What is a Panic Disorder?
- A panic attack is when an individual experiences an episode of sudden overwhelming fear that occurs with no apparent causes.
- Panic attacks are the core feature of panic disorders.
- People suffering from a panic disorder experience occasional panic attacks and live in constant fear of experiencing one in the future. This fear may can make lead to social isolation and avoid of certain places so that they prevent a panic attack from occurring.
What Causes Panic Disorders?
Panic disorders usually appears during adolescents or early adulthood; however the precise causes behind it are unknown. There are certain factors that have been found to be connected to panic disorders. These factors include:
- Heritability plays a role in panic disorder. Some individuals suffering from the disorder have reported having a family member with either panic disorder or another emotional disorder.
- A biological malfunction may also cause a panic disorder, although the specific biological indicator has yet to be found.
- Environmental factors can also be involved. Major life transitions that are stressful can trigger panic attacks, if the panic attacks recurs it becomes a panic disorder.
- Certain substances such as caffeine, alcohol and medication can also trigger a panic attack; however, panic attacks much be recurrent to be diagnosed as a panic disorder.
What are the risk factors?
Certain risk factors can increase the risk of getting a panic disorder. These risk factors are:
- Having a family member that suffers from panic disorder
- Experiencing major stress in one’s life
- Experiencing a traumatic event
- Major life transitions
- Excessive caffeine intake or smoking
- Having a history of childhood abuse, either sexual or physical
What are the common symptoms of panic disorders?
Panic attacks occur suddenly and in non-threatening situations. There is no way to stop it from occurring and it passes after a few minutes since the body cannot handle the “flight or fight” response for longer than that. Symptoms of panic attack include:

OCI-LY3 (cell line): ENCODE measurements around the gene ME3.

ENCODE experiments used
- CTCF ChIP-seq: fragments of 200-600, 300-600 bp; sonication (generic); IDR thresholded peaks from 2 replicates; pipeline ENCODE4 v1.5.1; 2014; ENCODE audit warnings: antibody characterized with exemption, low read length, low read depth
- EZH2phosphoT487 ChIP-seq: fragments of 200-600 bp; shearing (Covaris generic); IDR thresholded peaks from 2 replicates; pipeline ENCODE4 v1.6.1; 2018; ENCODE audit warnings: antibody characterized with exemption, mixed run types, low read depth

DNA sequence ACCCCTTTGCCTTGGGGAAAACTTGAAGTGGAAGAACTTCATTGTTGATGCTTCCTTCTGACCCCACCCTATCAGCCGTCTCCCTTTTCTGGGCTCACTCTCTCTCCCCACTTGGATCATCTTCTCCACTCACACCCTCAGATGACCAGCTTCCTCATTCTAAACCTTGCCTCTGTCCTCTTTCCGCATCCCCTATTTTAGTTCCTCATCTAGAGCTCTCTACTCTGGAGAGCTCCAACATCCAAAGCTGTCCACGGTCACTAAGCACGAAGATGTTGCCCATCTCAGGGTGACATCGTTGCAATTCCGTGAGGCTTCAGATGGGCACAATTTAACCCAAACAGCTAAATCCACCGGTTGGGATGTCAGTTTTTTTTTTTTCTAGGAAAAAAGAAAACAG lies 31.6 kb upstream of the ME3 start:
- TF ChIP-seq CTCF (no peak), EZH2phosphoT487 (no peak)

- Breathing difficulties
- Racing heartbeat
- Paralyzing terror
- Feeling dizzy or lightheaded
- Feeling nauseous
- Trembling, sweating, or shaking
- Chest pains
- Hot flashes or sudden chills
- Tingling or numbness in fingers or toes
- Fear that you’re going crazy or are about to die
- Feeling of being unreality or being detached to oneself
How is the diagnosis for panic disorder made?
- Experiencing a panic attack does not mean that you suffer from a panic disorder; however, if you have the symptoms of a panic disorder you should consult your doctor.
- Your doctor will perform a physical examination and will also review your family history. If there are no physical signs that seem to cause the disorder, he/she will refer you to a psychologist, psychiatrist, or a mental health provider.
- The psychologist or psychiatrist will use interviews and assessment tools specifically made to evaluate a person for panic disorder.
Is there treatment for panic disorder?
Treatment for panic disorder includes psychotherapy and medication, or a combination of both. Support groups can also be beneficial to some people suffering from this disorder.
- Cognitive behavioral therapy (CBT) has two parts to it, the cognitive part and the behavioral part.
- Cognitive therapy helps the person identify the likely triggers for the attack such as a thought or a situation or even a slight change in their heartbeat. Understanding that the panic attack and the trigger are not dependent, the trigger starts to lose some of its power to induce an attack.
- The behavioral part of CBT consists of something called exposure. Which recreates the symptoms of a panic attack in a controlled setting, helping the person realize that the experience symptoms can be managed without them experiencing a panic attack.
- o Prescribed medication for this disorder include antidepressants and anti-anxiety medication; however, it is the most effective when used in an overall treatment plan.
Can panic disorder be prevented?
Panic disorder cannot be prevented; however, certain measures can be taken to reduce stress and decrease the symptoms. These measure include:
- Seeking treatment and following recommended treatment plan
- Being mindful of daily stressors that are especially triggering
- Living a healthy lifestyle
- Reducing caffeine intake
What happens if panic disorder is left untreated?
If individuals do not receive treatment for their panic disorder, there can be serious consequences:
- A person’s quality of life can be impaired. Persona may discontinue many of their activities because of fear of getting a panic attack.
- Untreated panic disorders may be associated with agoraphobia, which is a fear of being in places and getting a panic attack. This fear causes persons to avoid public places, even in some cases not leaving the house.
- Other symptoms may be associated with untreated panic disorder, including depression, and even suicidal ideation.